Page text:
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These are the charities that collect furniture from your home to help those in need

Everything you need to know about donating your old furniture to help in the fight against poverty, homelessness and landfill waste.

If you’ve upgraded your fridge, or have an old kitchen table lingering in your house, your thoughts will probably have turned to how to get rid of it. Rather than lumping it on the street or getting messed around on Facebook marketplace, why not donate your furniture? There are a host of charities that collect furniture. As well as being good for the environment, it’s a useful way to make life easier for yourself, while also addressing an important issue: furniture poverty.

Campaign group End Furniture Poverty believes the number of people living without at least one essential household appliance has risen significantly from the 4.8 million known to be living in furniture poverty pre-pandemic.

“We know from the huge increases in foodbank use that people are really struggling,” said Claire Donovan, Head of Policy, Research and Campaigns for End Furniture Poverty

“If they can’t afford food, how can they afford to replace a broken cooker? And with the increase to fuel bills and to National Insurance contributions, along with rising inflation, the need for support is urgent.”

A lack of access to furniture can bring a host of problems. People can fall into rent arrears, leading to eviction, or turn to high-cost credit, making debt problems worse. It can also have a severe impact on someone’s physical or mental wellbeing.

Here’s how you can help.

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What should I donate to charities that collect furniture? 

There are charities that collect furniture across the country who are willing to take anything in good condition. From cutlery and crockery through to white goods and larger items such as sofas and couches. Beds and clean mattresses are always in high demand though, Kenyon said.

As with all items it’s important not to waste both your time and the charity’s time with goods that have been damaged that cannot be re-used or resold. What to look out for is items that have been sun damaged or bleached, heavily scratched beyond repair or require bring completely broken apart to be removed from the house. 

Bearing in mind it is also illegal for charities to resell items that do not have the correct fire label on them, so be sure the label is intact on the furniture before making the call, unless you have proof of purchase. 

Why should I donate?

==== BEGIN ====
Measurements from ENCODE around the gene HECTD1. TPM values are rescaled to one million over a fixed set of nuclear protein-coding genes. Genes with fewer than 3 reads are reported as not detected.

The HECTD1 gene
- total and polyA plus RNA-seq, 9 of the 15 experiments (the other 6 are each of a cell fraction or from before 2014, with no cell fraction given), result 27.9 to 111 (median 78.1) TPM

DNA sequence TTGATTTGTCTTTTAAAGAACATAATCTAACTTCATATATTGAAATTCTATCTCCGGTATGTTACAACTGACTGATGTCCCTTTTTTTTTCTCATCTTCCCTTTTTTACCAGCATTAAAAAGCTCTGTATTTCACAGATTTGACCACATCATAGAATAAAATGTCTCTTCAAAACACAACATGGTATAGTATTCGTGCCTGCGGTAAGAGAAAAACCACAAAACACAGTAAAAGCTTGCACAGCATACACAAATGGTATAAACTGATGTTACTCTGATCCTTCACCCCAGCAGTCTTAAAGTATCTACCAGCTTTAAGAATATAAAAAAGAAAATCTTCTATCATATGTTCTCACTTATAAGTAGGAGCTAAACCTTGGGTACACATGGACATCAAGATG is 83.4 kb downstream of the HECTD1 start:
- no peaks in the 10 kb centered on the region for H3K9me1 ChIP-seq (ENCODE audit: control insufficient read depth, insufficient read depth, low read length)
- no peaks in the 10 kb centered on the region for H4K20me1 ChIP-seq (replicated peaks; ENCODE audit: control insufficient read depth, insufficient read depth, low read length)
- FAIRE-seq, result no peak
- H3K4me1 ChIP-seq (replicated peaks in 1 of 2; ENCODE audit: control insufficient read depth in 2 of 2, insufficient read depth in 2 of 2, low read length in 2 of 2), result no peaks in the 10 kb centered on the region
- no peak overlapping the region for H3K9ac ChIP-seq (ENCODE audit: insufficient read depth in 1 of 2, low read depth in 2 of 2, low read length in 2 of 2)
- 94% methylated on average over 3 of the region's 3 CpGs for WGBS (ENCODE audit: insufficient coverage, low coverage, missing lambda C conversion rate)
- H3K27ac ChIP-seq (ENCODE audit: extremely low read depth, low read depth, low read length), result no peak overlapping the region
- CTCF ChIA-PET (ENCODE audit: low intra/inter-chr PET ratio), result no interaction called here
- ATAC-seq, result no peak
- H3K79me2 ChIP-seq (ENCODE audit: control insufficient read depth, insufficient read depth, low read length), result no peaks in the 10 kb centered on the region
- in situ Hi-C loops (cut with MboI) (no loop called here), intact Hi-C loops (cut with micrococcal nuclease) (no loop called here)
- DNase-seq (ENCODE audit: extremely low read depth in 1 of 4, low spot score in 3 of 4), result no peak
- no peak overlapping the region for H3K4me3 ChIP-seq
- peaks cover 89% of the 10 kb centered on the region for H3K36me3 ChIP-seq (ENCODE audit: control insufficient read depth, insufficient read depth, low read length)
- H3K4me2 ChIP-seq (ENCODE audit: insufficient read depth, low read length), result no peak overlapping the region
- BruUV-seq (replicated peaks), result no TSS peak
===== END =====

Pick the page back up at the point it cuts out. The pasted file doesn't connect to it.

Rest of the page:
Not only will arranging a furniture donation help provide a helping hand to those in need but you will be taking steps against climate change. 

The NewStarts project estimates in a year around 190 tonnes of furniture has been saved from slowly decaying in dumps in the Bromsgrove area, equating to around 60 tonnes of CO2 emissions.

“You’re not only helping to prevent homelessness and poverty but also climate change, so there’s a real feel good factor to it,” Kenyon added. 

On a larger scale however, The British Heart Foundation (BHF) – one of the main charities that collect furniture – has stated that they save 71,000 tonnes of items going to waste a year, including 180,000 sofas. By avoiding the landfills BHF estimates that they have been able to save 135,000 tonnes of CO2 emissions being released into the atmosphere. 

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What are the charities that collect furniture I can donate to? 

There are multiple charities that collect furniture throughout the UK with a free collection service, rehoming it to a good cause. 

British Heart Foundation

You can book a free collection via the British Heart Foundation to which they are appealing for furniture, electrical items and homeware. All you have to do is see if a pickup is available via your postcode on the British Heart Foundation website here.  

Local organisations such as NewStarts

Local organisations such as NewStarts, which receives funding from Big Issue Invest, often know their local area’s needs. To donate you can either drop by the depot Monday-Friday or arrange a collection with one of their volunteers on 01527 882410. Whether or not the item will be collected will be up to the drivers discretion based upon the condition of the item. 

All proceeds will go to the operation of food banks, computer recycling, and a newly found debt advice service. The organisation looks to provide between 300-500 homes a year with refurbished free furniture. 

Sue Ryder

Sue Ryder is a charity that provides palliative care and aid to those living with a terminal illness alongside providing bereavement support to those in need. The charity will rehome all furniture except white goods as long as the furnishings are in re-saleable condition. To find out if you will be able to receive a pick up call their national furniture line on 0333 0031883.

Salvation Army 

Most Salvation Army shops will take small portable furniture items however, for the larger items such as sofas and beds specialist branches are available in the Luton and Glasgow area. Both shops have volunteers willing to come and collect larger donations within the next day.

Shelter

The homeless charity offers a free partial house clearance and will collect most good quality items for free as long as pickup falls within 25 miles of one of their branches. List of all branches can be found on their website here and proceeds go towards helping the homeless. 

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